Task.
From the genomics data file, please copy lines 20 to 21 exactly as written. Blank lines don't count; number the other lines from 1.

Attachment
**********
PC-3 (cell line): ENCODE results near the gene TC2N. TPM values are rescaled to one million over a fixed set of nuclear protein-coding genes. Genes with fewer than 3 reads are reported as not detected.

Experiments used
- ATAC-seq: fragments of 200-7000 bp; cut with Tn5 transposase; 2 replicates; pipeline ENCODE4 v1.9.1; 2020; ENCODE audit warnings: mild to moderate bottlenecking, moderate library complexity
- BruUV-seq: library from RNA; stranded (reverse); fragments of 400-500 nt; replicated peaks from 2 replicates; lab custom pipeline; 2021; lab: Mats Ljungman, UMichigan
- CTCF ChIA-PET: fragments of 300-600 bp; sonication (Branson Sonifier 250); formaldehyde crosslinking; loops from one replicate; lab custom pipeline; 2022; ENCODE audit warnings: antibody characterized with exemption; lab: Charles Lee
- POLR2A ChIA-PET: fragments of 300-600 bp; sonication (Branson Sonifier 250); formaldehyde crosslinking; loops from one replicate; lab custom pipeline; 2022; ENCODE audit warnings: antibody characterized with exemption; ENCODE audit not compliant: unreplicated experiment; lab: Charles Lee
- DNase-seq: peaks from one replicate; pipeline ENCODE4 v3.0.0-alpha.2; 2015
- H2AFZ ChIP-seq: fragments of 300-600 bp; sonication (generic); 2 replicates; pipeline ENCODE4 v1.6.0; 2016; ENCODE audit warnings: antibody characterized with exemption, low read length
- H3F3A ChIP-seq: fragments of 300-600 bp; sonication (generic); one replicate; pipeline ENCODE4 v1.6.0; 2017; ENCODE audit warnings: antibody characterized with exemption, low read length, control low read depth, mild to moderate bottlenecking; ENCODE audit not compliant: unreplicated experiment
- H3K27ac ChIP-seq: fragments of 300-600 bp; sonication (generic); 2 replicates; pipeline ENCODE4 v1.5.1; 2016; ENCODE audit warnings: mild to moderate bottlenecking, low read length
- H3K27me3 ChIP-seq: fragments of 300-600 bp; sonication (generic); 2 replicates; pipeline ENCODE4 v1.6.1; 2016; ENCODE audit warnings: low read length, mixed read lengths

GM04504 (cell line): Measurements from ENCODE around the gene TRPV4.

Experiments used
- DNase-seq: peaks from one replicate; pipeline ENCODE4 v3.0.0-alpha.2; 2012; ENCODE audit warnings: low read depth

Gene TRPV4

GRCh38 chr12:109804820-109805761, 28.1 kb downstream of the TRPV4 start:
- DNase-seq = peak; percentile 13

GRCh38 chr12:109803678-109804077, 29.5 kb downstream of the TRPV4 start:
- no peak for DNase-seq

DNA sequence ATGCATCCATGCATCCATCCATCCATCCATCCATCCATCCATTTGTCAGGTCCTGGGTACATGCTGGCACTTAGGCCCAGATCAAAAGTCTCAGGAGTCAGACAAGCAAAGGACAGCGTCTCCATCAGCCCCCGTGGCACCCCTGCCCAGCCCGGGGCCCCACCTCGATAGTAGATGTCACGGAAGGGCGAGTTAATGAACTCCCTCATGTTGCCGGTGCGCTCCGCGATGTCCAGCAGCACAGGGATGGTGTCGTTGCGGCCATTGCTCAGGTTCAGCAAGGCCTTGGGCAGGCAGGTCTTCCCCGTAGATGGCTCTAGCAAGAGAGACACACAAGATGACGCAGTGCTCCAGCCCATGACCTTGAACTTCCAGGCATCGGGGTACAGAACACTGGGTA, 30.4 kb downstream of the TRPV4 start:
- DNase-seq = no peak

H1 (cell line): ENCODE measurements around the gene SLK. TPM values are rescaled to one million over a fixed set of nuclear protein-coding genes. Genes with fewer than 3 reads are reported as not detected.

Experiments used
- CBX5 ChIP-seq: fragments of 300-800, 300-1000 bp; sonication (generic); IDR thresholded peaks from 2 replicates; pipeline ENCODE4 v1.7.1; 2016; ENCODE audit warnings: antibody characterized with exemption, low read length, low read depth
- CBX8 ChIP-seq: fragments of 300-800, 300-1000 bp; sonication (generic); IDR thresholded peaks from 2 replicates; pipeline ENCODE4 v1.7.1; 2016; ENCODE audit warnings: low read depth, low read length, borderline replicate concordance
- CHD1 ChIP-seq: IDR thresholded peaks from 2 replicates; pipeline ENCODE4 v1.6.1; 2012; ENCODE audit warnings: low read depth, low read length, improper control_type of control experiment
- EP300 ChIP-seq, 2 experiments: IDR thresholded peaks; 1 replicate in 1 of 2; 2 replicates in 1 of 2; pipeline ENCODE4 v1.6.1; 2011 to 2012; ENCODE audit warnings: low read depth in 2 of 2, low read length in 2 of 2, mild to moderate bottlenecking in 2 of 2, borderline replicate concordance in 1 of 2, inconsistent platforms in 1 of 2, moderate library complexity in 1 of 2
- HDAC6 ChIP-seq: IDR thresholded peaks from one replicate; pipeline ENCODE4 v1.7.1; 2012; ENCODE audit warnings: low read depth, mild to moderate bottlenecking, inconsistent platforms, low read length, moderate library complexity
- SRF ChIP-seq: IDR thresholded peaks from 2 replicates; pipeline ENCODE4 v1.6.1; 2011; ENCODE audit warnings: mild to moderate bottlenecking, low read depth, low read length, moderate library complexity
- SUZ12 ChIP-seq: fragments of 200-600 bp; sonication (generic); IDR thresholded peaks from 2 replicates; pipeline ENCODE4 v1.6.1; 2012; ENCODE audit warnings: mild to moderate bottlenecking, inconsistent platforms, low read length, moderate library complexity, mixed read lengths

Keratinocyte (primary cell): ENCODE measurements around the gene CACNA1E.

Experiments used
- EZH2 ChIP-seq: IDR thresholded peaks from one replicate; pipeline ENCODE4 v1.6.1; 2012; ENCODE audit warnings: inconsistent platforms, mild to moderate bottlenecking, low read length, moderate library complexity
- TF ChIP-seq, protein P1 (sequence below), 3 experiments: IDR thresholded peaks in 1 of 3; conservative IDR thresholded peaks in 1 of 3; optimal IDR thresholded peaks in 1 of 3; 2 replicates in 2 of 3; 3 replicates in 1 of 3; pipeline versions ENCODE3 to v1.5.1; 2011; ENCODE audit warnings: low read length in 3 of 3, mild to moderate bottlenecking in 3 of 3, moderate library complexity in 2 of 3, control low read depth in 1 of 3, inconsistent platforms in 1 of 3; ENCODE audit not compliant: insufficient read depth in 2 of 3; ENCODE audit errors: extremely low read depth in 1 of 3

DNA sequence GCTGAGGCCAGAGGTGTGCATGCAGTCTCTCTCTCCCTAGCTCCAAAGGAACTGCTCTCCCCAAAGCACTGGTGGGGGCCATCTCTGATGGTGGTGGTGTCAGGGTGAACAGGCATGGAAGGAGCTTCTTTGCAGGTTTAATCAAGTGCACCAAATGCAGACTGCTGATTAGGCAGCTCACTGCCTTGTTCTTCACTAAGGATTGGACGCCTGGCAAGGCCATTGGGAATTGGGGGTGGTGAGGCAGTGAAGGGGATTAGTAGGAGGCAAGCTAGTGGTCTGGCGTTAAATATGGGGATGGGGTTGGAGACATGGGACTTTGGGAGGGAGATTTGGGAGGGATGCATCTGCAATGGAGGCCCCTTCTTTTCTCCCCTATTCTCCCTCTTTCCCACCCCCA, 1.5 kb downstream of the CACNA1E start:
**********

DNA sequence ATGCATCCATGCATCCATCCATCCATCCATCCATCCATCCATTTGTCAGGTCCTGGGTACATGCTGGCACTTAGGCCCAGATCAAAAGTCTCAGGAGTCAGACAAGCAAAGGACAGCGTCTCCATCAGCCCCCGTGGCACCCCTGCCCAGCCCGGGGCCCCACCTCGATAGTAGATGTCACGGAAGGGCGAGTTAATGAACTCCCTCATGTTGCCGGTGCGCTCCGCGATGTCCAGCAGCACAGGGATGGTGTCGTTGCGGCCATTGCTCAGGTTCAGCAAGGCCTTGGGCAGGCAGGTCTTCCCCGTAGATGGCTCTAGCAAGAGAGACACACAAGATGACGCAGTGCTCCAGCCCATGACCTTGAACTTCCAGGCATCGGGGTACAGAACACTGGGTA, 30.4 kb downstream of the TRPV4 start:
- DNase-seq = no peak